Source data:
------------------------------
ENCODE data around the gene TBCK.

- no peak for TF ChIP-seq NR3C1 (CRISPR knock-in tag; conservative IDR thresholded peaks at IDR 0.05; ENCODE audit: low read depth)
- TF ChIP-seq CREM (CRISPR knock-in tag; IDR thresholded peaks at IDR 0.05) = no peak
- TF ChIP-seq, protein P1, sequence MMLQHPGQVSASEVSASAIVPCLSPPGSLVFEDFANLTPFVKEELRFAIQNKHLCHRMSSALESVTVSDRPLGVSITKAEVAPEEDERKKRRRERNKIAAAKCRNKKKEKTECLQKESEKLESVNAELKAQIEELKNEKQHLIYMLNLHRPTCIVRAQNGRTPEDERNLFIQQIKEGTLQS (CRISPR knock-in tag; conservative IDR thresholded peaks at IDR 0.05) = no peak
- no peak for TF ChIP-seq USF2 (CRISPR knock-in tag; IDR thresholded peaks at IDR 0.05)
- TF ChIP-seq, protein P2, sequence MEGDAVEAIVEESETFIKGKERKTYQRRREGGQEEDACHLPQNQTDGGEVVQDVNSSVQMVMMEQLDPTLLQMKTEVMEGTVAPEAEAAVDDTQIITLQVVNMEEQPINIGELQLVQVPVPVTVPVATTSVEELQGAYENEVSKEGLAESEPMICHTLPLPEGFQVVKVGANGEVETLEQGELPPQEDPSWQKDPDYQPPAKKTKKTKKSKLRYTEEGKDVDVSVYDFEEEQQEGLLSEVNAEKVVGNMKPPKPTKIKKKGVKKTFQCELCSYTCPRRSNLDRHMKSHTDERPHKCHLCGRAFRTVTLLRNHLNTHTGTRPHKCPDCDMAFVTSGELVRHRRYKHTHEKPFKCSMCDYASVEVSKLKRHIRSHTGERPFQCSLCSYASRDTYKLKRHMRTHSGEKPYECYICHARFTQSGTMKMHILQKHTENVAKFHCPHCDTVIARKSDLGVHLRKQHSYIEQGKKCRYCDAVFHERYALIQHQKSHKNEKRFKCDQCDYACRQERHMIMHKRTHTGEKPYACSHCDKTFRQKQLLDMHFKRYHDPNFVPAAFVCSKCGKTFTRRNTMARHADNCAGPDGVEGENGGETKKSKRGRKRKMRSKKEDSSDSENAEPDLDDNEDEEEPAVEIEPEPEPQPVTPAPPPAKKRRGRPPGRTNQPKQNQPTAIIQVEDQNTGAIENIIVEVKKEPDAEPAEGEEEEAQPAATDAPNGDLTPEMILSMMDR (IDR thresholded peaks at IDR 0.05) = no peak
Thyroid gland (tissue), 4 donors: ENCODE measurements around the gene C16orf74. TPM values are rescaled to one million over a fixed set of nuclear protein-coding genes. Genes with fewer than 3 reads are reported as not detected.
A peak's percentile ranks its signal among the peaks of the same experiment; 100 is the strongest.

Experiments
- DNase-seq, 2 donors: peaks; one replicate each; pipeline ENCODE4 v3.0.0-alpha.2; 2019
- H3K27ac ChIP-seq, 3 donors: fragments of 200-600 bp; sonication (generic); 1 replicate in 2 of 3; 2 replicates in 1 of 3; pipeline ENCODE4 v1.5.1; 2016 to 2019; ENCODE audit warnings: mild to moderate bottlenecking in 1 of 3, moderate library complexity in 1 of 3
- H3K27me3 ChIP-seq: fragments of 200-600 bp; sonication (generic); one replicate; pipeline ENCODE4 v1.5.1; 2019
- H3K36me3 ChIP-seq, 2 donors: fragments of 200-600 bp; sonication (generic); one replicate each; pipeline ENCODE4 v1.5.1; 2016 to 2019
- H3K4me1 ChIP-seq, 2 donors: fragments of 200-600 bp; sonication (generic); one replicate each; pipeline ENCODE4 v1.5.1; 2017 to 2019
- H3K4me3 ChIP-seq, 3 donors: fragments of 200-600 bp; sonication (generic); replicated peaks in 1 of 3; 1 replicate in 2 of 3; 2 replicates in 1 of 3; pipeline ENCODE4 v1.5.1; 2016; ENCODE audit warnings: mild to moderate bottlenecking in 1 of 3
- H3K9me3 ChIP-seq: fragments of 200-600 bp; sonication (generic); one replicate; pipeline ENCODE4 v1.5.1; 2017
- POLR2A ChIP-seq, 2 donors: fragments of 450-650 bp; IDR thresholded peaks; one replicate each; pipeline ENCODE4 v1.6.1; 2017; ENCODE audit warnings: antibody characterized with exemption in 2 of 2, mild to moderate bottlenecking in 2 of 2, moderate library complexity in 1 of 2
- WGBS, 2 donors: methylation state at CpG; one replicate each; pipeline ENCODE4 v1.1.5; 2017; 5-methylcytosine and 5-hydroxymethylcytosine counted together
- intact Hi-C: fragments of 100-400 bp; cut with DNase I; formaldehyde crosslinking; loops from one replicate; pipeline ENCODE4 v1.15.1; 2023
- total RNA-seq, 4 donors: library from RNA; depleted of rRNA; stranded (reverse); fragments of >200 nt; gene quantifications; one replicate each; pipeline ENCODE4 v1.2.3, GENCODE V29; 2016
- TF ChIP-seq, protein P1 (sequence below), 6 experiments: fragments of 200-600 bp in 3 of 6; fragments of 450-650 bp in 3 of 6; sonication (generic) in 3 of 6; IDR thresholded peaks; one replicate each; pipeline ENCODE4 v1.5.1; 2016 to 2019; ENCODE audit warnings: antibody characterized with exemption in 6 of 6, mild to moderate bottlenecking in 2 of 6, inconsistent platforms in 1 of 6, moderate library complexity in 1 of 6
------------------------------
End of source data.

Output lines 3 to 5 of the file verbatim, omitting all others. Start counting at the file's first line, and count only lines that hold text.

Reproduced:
- TF ChIP-seq CREM (CRISPR knock-in tag; IDR thresholded peaks at IDR 0.05) = no peak
- TF ChIP-seq, protein P1, sequence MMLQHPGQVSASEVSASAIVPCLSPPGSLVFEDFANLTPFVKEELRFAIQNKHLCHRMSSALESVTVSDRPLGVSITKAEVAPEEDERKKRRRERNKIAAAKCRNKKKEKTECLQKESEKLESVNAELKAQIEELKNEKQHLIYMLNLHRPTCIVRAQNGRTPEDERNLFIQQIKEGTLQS (CRISPR knock-in tag; conservative IDR thresholded peaks at IDR 0.05) = no peak
- no peak for TF ChIP-seq USF2 (CRISPR knock-in tag; IDR thresholded peaks at IDR 0.05)